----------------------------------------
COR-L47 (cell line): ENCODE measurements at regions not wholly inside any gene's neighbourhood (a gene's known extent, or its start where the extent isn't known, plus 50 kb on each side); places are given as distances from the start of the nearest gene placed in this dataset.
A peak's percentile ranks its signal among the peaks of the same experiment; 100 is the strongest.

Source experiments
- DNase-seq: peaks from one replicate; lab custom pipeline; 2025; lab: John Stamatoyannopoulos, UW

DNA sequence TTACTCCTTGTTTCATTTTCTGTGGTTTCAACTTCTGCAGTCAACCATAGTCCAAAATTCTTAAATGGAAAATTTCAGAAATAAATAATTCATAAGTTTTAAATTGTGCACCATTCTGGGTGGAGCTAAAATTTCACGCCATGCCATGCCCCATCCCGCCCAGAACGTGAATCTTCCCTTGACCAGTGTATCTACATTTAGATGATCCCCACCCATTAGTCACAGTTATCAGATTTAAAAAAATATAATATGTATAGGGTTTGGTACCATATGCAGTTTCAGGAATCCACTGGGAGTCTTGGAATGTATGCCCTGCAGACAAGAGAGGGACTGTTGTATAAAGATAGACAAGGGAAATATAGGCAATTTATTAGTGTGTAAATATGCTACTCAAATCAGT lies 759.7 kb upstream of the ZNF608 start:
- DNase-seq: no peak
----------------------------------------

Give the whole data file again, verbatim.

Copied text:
COR-L47 (cell line): ENCODE measurements at regions not wholly inside any gene's neighbourhood (a gene's known extent, or its start where the extent isn't known, plus 50 kb on each side); places are given as distances from the start of the nearest gene placed in this dataset.
A peak's percentile ranks its signal among the peaks of the same experiment; 100 is the strongest.

Source experiments
- DNase-seq: peaks from one replicate; lab custom pipeline; 2025; lab: John Stamatoyannopoulos, UW

DNA sequence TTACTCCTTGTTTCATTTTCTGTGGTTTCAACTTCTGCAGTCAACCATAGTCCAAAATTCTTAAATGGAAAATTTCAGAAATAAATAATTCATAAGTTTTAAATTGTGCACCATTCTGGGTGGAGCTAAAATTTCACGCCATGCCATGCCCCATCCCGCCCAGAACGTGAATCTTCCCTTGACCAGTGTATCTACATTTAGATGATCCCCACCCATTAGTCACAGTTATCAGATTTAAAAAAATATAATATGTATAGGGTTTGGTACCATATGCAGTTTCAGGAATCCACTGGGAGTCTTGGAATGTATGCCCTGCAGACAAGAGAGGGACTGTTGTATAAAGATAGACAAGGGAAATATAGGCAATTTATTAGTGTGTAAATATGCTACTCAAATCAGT lies 759.7 kb upstream of the ZNF608 start:
- DNase-seq: no peak